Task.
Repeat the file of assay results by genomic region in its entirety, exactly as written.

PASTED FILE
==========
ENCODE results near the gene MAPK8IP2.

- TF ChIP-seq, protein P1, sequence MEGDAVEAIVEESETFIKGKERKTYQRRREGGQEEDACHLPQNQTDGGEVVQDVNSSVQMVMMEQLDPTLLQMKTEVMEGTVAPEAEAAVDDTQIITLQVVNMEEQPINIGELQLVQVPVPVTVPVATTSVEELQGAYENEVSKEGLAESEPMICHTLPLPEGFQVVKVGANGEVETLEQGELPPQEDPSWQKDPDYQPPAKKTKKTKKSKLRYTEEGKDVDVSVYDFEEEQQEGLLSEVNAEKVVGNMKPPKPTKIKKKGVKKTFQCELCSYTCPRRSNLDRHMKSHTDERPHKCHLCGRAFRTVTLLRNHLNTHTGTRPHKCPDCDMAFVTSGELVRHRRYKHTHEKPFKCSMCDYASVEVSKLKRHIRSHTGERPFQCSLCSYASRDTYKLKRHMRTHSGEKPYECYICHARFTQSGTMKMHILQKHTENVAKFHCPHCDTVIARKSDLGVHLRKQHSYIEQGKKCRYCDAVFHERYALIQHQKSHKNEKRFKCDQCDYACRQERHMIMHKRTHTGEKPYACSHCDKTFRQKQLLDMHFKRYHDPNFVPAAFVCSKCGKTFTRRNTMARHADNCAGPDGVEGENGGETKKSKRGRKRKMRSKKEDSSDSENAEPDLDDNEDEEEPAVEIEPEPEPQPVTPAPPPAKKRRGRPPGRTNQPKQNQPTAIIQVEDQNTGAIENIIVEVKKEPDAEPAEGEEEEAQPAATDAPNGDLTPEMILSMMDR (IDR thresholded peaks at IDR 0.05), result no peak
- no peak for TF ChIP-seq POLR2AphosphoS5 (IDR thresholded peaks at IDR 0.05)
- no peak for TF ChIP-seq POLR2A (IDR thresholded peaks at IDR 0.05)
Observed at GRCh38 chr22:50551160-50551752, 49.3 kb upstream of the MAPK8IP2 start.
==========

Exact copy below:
ENCODE results near the gene MAPK8IP2.

- TF ChIP-seq, protein P1, sequence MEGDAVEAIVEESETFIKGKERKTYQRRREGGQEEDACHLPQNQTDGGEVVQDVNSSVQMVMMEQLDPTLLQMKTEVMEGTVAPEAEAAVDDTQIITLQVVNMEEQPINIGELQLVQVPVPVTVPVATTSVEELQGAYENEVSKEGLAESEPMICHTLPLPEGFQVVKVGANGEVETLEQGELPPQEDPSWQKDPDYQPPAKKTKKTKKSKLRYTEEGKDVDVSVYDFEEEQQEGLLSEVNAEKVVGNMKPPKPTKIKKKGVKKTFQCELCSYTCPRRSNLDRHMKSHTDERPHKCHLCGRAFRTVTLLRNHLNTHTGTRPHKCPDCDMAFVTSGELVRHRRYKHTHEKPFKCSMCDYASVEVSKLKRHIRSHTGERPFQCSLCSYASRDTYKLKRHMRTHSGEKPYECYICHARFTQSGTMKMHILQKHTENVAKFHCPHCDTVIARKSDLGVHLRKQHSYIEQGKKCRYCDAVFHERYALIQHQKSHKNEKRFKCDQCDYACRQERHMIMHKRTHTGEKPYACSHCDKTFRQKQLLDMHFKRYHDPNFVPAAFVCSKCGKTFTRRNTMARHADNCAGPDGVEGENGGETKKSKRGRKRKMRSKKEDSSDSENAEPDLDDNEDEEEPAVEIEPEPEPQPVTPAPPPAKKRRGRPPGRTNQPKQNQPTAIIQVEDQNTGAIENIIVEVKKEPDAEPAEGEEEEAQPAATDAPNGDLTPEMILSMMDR (IDR thresholded peaks at IDR 0.05), result no peak
- no peak for TF ChIP-seq POLR2AphosphoS5 (IDR thresholded peaks at IDR 0.05)
- no peak for TF ChIP-seq POLR2A (IDR thresholded peaks at IDR 0.05)
Observed at GRCh38 chr22:50551160-50551752, 49.3 kb upstream of the MAPK8IP2 start.